Speedy ethics rulings

ANNE ARUNDEL County needs a full-time ethics commission staff if it wants faster rulings on wrongdoing by public officials.

That became clear after Council Chairman Daniel E. Klosterman Jr. admitted violating county ethics laws by lobbying county administrators and his colleagues on behalf of an accounting client.


Councilwoman Shirley Murphy called Mr. Klosterman's actions "stupid" and complained that the ethics commission's probe into Mr. Klosterman's actions took too long.

If delays are a problem, the county can put an end to them by beefing up the commission.


Betsy K. Dawson works part time as the ethics commission's executive director. The commission keeps 3,500 county employees honest.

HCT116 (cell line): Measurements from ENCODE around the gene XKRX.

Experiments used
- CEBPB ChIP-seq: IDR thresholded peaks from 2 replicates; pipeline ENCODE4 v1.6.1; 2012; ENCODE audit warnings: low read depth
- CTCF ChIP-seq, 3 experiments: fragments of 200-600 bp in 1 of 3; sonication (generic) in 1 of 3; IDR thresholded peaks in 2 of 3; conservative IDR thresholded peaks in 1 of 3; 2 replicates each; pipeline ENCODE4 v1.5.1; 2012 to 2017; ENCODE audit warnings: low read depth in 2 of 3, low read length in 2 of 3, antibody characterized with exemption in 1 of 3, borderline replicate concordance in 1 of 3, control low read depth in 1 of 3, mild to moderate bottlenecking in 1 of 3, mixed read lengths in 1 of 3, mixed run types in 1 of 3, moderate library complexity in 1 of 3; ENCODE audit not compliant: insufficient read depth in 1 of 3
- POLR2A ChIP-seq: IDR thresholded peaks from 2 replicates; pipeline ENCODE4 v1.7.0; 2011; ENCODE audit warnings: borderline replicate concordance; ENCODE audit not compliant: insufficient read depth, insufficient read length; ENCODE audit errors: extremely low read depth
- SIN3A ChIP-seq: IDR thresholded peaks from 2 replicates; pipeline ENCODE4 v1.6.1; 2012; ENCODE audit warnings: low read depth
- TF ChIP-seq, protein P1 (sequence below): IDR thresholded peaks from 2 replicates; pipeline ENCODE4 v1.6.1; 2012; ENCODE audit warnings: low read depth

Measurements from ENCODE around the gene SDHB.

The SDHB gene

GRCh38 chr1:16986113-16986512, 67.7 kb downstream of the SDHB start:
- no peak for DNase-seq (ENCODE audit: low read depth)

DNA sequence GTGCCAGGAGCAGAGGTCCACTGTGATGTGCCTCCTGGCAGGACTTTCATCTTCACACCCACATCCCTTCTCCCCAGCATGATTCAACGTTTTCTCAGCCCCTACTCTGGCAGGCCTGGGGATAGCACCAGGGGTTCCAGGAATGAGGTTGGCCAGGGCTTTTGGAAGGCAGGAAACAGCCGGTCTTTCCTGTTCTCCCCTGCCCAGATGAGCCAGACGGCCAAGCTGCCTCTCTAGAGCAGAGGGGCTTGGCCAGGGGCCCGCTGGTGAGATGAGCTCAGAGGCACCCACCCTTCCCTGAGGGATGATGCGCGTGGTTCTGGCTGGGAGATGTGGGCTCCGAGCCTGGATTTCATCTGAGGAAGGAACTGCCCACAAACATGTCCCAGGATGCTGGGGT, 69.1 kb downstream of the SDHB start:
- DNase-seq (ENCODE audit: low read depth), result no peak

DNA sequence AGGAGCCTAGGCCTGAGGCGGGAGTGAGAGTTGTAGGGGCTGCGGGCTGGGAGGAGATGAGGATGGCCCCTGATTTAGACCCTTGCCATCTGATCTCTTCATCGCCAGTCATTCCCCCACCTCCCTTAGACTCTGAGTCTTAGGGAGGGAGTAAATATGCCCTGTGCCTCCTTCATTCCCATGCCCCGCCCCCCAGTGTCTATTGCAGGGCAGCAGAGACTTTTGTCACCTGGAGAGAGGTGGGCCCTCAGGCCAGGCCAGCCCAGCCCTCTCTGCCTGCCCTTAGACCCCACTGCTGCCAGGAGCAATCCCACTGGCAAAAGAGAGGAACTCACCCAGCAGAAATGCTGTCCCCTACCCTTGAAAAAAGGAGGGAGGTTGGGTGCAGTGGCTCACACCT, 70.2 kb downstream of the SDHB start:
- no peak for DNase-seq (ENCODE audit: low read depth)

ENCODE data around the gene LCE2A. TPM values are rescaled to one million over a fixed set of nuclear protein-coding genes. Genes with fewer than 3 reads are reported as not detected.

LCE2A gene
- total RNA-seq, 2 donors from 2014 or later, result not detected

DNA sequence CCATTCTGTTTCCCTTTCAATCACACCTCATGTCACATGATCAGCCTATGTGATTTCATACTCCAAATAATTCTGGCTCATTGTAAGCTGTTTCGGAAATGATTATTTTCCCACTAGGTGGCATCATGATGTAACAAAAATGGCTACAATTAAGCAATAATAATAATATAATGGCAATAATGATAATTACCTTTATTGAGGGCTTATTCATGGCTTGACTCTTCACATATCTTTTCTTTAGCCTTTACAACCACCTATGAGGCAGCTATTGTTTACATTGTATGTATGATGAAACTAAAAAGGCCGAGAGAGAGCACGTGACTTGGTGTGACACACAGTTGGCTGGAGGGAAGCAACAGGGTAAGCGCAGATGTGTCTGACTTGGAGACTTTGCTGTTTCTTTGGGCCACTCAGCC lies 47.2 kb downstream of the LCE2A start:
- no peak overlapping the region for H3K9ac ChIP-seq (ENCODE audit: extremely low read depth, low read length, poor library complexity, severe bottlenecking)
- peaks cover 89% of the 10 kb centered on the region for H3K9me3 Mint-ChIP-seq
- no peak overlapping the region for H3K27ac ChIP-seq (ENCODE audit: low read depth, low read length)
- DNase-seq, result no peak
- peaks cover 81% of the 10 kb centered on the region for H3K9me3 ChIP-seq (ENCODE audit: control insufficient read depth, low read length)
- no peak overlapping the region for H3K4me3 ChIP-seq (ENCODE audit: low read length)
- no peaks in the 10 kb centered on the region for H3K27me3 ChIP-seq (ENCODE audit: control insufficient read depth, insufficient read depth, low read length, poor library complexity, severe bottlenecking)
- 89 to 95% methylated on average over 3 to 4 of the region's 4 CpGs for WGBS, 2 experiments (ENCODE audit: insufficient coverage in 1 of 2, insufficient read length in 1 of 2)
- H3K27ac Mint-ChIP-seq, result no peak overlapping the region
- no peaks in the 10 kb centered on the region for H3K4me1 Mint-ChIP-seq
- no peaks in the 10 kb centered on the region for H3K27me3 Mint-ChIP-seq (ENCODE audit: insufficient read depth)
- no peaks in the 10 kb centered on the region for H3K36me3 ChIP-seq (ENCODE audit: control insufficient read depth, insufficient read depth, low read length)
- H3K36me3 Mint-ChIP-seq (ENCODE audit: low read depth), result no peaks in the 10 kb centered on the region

In addition to investigating potential conflicts of interest, Ms. Dawson collects and maintains financial disclosure forms from county officials and board members and records of lobbying activity done in the county. She also responds to more than 200 requests for advice each year.

The investigation of Mr. Klosterman's activities kept Ms. Dawson's tiny operation -- herself and a part-time assistant -- busy for 17 months, from February 1999 until a consent order was released Tuesday.

The commission reprimanded Mr. Klosterman for improperly lobbying for TGMI Contractors Inc., which is building an addition to the county's Parole jail and unsuccessfully pursued work at county-owned Tipton Airport.

The probe of the County Council president's actions produced the right conclusion.

If council members believe protracted ethics investigations are a problem, they need to work with County Executive Janet S. Owens and give Ms. Dawson more investigative resources to generate faster results.